By Jessica Houston – Founding 50 Member of the School of Marketing
As the UK adapts to lockdown measures enforced by the government, we see an unsurprising shift to online activity. Brands are battling with go/no-go decisions on their planned marketing activity and are going back to the drawing board to reassess their strategy. As a result, will we see more brands turning to digital channels to maximise their impact?
GlobalWebIndex (GWI) has released a report exploring how consumers are reacting to COVID-19, how behaviours are shifting, and what that means for businesses. They found that:
70% of consumers globally say they are spending more time on their smartphone
95% of consumers say they’re spending more time on in-home media consumption
39% of UK consumers are reading more news stories on social media as a result of the outbreak - a primary motivator to use social media at this time.
These trends are as expected: consumers are spending more hours a day browsing online, streaming content and connecting with friends and family via Facebook, Houseparty and Zoom. Even the baby boomer generation, who have perhaps made the most significant leap, are online and staying connected.
This is good news for brands who are looking for effective methods of communicating with their audiences. Digital channels typically provide lower costs for entry, creative development is faster, and your ads can be in-market within days rather than weeks. You also have the added benefits of more sophisticated targeting options and audience insights, which will allow brands to test and optimise, driving greater efficiencies. However, there are a few considerations for brands entering this space.
Naturally, we have seen an increase in search demand for certain products and services, particularly in the food, entertainment and health industries. In contrast, other sectors, such as luxury goods, have seen a steep decline. The recommended advice for brands is to review their keyword strategies and apply negative keyword lists around COVID-19.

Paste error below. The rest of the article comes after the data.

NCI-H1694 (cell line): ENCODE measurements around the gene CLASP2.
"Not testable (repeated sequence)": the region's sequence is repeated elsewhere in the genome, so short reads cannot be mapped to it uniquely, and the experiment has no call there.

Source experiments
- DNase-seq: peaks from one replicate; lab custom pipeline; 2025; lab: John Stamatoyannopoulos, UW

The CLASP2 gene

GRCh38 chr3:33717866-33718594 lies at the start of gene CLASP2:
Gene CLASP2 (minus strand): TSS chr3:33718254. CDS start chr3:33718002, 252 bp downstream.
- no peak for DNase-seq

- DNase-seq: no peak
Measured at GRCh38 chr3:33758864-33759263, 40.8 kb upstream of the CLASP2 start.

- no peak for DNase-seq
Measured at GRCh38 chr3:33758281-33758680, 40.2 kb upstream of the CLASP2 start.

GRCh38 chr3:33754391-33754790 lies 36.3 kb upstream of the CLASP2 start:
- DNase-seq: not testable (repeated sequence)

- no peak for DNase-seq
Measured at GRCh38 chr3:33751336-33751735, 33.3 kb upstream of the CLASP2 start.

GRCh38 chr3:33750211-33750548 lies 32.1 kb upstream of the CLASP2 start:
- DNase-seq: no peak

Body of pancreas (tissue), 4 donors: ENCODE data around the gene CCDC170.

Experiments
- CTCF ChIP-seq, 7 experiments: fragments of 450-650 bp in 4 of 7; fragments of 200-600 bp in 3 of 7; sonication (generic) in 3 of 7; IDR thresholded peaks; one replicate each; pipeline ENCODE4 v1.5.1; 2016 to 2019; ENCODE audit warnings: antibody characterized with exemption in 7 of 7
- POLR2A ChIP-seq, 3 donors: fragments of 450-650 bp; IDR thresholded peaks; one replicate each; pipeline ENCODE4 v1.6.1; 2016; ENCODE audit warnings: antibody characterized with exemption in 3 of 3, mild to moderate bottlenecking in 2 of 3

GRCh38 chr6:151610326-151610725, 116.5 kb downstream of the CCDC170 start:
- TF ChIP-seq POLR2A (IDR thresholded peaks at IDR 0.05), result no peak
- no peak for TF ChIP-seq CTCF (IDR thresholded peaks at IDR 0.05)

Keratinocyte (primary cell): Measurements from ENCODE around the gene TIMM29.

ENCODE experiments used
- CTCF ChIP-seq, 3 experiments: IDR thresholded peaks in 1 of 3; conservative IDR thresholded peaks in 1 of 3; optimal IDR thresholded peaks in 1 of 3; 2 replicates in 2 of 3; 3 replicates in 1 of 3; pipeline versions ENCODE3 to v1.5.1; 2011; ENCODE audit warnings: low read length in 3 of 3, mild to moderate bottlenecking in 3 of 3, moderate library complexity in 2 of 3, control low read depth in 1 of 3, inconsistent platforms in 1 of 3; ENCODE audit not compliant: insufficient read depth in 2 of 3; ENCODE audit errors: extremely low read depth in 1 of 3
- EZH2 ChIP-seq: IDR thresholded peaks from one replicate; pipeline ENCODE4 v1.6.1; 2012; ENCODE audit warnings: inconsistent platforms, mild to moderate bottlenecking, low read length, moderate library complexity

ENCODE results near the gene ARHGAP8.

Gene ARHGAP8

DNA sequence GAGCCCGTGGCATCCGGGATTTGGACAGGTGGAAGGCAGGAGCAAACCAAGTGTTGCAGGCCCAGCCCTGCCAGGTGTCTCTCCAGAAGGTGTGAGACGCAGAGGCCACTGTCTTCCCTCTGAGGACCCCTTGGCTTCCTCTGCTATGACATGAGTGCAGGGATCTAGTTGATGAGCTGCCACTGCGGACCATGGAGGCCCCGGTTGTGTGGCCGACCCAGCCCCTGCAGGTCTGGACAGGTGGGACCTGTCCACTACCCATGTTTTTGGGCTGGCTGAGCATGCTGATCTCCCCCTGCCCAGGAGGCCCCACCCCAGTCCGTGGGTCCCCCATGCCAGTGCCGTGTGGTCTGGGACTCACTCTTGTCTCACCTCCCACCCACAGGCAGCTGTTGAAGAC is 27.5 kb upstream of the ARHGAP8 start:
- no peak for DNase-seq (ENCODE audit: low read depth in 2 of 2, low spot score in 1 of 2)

Facebook, Google, LinkedIn, Microsoft, Reddit, Twitter and YouTube are doubling down on fake news to keep the public safe as more consumers switch to social as their news source. In March they released a joint statement to reassure users and flag potential misinformation about COVID-19 on their platforms. Both Twitter and LinkedIn have developed a curated news page within their platforms from credible, authoritative new sources and public health agencies. They have put in place protocols for brands wishing to advertise on their platforms during this time, restricting advertising that is considered profiteering. It is recommended that brands build in extra time for the advertising approval process.
Audiences are growing across all programmatic formats, particularly on smartphones due to its accessibility and convenience for consumers. Still, brands need to be conscious of the frequency of their messaging and ensure that their ads are relevant and useful.
These are just some of the things we see across the digital landscape but, with everything moving at such a fast pace, we will need to closely monitor further changes in consumer behaviour and the effect that has on advertising for brands.
In a global study, Kantar found that just 8% of consumers interviewed felt brands should stop advertising altogether; the majority are happy for brands to continue promoting but expect them to be helpful and informative in what has become the ‘new normal’. With this in mind, brands need to reassess the messaging and offerings they are promoting in the short-term and focus on driving real value for their customers. The brands who get this right will be winners long into the future.